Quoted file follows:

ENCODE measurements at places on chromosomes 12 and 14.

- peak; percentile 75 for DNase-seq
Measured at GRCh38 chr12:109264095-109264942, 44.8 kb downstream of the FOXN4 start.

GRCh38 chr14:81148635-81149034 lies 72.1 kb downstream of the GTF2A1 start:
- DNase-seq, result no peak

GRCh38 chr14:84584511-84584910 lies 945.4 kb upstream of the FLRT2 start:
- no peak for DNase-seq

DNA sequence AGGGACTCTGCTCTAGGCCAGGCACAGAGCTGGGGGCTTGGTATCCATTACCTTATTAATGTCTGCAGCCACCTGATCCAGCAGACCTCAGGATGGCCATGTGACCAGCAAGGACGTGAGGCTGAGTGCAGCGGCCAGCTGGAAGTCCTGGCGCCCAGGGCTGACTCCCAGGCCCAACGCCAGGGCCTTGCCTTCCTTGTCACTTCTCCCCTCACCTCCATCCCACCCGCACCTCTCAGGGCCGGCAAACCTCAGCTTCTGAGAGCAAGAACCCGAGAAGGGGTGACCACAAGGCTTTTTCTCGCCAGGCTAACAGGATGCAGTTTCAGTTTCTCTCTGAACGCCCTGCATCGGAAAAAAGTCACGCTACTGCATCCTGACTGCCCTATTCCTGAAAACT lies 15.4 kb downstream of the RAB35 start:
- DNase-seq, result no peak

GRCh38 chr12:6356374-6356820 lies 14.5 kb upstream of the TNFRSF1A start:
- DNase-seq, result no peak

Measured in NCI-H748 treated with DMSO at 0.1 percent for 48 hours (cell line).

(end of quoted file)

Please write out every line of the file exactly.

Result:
ENCODE measurements at places on chromosomes 12 and 14.

- peak; percentile 75 for DNase-seq
Measured at GRCh38 chr12:109264095-109264942, 44.8 kb downstream of the FOXN4 start.

GRCh38 chr14:81148635-81149034 lies 72.1 kb downstream of the GTF2A1 start:
- DNase-seq, result no peak

GRCh38 chr14:84584511-84584910 lies 945.4 kb upstream of the FLRT2 start:
- no peak for DNase-seq

DNA sequence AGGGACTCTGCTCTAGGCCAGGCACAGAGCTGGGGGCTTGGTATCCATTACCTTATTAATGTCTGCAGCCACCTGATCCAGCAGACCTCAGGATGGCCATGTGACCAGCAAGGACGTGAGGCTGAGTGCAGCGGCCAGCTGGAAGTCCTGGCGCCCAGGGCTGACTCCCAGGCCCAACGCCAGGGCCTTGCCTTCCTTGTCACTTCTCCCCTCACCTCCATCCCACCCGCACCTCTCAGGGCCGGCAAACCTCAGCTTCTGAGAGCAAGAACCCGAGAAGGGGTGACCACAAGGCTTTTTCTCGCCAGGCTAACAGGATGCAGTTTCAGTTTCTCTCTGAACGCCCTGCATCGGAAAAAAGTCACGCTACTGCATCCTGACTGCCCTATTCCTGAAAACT lies 15.4 kb downstream of the RAB35 start:
- DNase-seq, result no peak

GRCh38 chr12:6356374-6356820 lies 14.5 kb upstream of the TNFRSF1A start:
- DNase-seq, result no peak

Measured in NCI-H748 treated with DMSO at 0.1 percent for 48 hours (cell line).